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Asian stocks fall after six-day streak of gains: Markets wrap


Asian shares declined on Friday, as optimism over China’s rescue measures faded and investors parsed weak results from Intel Corp.

Shares in mainland China and Hong Kong dropped after the biggest three-day rally since 2022. Morgan Stanley cut its targets for major Chinese stock indexes, saying the country’s challenges with debt, demographics and deflation are among hurdles to further equity gains.



“China’s drag risks — economic, financial and currency — certainly factor in,” said Vishnu Varathan, chief economist for Asia ex-Japan at Mizuho, in an email Friday. “Political uncertainty, and attendant policy continuity risks, in Asia may be undergoing some re-evaluation,” he added, saying “Indonesia may be facing Cabinet stumbles. India has the shadow of religious divisions despite being the economic bright spot.”

Japan’s Nikkei index fell about 1.5% while Korea’s benchmark gauge gained. US equity futures retreated Friday after Intel delivered a disappointing forecast, while Europe’s advanced.

Inflation in Tokyo cooled below 2% for the first time in more than a year and a half, a sharper-than-forecast deceleration. The latest Bank of Japan’s minutes released on Friday showed board members are mulling the strength of price growth and the timing of a widely-expected interest hike.

The inflation data “is likely to make the Bank of Japan think twice about ending negative rates sooner than later,” according to Taro Kimura, an economist at Bloomberg Intelligence, in a report.

Markets in Australia and India are closed for holidays.

Wall Street traders pushed stocks to another all-time high in a sixth straight day of gains as the economy remains resilient. The latest US gross domestic product data defied forecasts for a recession, bolstering the outlook for Corporate America. A closely watched measure of underlying inflation was in line with the Federal Reserve’s 2% target, seen by many as an encouraging signal.

“The numbers are definitely encouraging for a soft landing for this year,” Alex Wolf, head of Asia investment strategy at JPMorgan Private Bank, said in an interview on Bloomberg Television. “That positive earnings growth that we will like to likely to see — especially across the board — can continue to drive equities a bit higher,” he added.

The S&P 500 closed near 4,900 and US 10-year yields slid 6 basis points to 4.12%. Swap contracts continued to fully price in a Fed interest-rate cut in May, while boosting bets on total cuts this year to around 140 basis points.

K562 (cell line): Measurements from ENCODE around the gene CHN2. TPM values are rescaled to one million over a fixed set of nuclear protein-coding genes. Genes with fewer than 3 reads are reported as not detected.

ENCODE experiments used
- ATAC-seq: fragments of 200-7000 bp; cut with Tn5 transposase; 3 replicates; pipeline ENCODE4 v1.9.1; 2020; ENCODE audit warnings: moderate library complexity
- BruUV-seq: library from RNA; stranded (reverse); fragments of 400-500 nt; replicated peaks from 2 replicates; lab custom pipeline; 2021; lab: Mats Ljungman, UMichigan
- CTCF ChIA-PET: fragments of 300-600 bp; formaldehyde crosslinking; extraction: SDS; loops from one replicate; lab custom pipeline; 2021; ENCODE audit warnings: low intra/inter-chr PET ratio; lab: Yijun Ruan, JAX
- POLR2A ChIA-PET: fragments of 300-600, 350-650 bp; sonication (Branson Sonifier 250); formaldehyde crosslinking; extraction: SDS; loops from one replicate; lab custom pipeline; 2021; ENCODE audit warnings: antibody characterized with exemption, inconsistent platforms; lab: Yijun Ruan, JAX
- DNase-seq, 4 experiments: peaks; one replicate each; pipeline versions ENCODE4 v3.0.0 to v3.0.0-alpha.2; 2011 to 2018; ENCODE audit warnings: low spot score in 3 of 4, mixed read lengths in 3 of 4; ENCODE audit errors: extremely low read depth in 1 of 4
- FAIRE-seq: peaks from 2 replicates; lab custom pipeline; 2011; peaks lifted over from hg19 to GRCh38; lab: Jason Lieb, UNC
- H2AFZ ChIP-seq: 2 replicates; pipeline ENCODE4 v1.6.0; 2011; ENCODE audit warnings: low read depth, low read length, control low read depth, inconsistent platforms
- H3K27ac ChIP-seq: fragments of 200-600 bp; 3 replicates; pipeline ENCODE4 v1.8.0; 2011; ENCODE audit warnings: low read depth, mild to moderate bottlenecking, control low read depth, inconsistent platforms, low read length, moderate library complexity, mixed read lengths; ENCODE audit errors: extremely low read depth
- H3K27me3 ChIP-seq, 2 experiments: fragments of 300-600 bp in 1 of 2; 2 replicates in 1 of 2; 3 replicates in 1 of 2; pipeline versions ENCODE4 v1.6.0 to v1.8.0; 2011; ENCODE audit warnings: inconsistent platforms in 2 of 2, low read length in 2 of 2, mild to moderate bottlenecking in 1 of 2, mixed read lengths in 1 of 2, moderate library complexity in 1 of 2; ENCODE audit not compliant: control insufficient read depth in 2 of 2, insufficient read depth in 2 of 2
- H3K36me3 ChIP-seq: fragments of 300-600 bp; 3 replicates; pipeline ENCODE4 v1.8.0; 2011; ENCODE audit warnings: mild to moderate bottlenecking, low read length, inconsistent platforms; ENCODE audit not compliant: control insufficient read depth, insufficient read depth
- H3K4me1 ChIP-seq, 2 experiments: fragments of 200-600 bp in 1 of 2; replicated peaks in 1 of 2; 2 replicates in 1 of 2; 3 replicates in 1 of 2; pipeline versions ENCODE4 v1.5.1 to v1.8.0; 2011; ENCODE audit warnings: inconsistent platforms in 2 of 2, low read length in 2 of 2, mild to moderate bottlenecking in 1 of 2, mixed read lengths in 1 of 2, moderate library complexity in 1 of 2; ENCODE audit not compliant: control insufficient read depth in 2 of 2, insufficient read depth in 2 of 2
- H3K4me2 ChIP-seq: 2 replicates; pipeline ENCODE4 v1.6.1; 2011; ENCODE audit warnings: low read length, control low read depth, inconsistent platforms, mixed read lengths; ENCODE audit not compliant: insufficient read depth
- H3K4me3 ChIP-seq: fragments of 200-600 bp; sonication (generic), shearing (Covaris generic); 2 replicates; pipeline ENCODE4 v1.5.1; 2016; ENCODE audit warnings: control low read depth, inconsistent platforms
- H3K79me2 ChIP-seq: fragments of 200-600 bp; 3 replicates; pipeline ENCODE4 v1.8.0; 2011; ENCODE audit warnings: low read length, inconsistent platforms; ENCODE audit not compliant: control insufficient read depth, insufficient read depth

The dizzying equity rally has been fueled by falling inflation and the possibility that the Fed will cut rates in 2024. It has already blown past the Wall Street consensus over where the index will finish the year. On Wednesday, the gauge surpassed 4,867, the average level where forecasters in a Bloomberg survey pegged it 11 months from now.



With the US stock market at a record, the question for many investors right now is how much firepower is left in the rally that began last year. Whenever the S&P 500 has climbed from a bear market to new heights, returns in the subsequent six and 12 months have been handily above average, Bloomberg Intelligence data going back to 1950 showed.

BI’s analysis of market performance after the US stock benchmark hit a fresh high found the median forward six-month return was roughly 9.2%, above the median 6.3% return for all half-year periods going back more than 70 years. The same pattern is seen in forward 12-month performance, with median returns at 15% after a new all-time high versus just 13% in overlapping yearlong time frames.

Elsewhere, oil rose to the highest in about two months as US inventories, Chinese stimulus and an attack on a Russian refinery ignited a rush of trend-following algorithmic buying.

Corporate Highlights:

  • Intel Corp tumbled in late trading after giving a disappointing forecast for the current period, signaling that it continues to struggle to defend its once-dominant position in data center chips.
  • Alphabet Inc, Inc. and Microsoft Corp. must provide information to the US Federal Trade Commission on their investments and partnerships with artificial intelligence startups Anthropic PBC and OpenAI Inc. as part of an agency study announced Thursday.
  • Apple Inc is embarking on a historic overhaul of its iOS, Safari and App Store offerings in the European Union, aiming to placate regulators set to impose tough new antitrust rules.
  • The chorus of Boeing Co critics grew louder as more top airline executives called out the planemaker over a series of quality lapses that have grounded aircraft and upended the operations of numerous carriers.

Some of the main moves in markets:


  • S&P 500 futures fell 0.4% as of 1:50 p.m. Tokyo time
  • Nikkei 225 futures (OSE) fell 1.4%
  • S&P/ASX 200 futures rose 0.2%
  • Japan’s Topix fell 1.3%
  • Hong Kong’s Hang Seng fell 0.9%
  • The Shanghai Composite fell 0.4%


  • The Bloomberg Dollar Spot Index was little changed
  • The euro was little changed at $1.0839
  • The Japanese yen was little changed at 147.78 per dollar
  • The offshore yuan was little changed at 7.1839 per dollar


  • Bitcoin rose 0.5% to $40 121.84
  • Ether rose 0.3% to $2,224.53


  • The yield on 10-year Treasuries declined two basis points to 4.10%
  • Japan’s 10-year yield declined 3.5 basis points to 0.710%
  • Australia’s 10-year yield advanced one basis point to 4.24%


  • West Texas Intermediate crude fell 0.6% to $76.86 a barrel
  • Spot gold was little changed

This story was produced with the assistance of Bloomberg Automation

© 2024 Bloomberg

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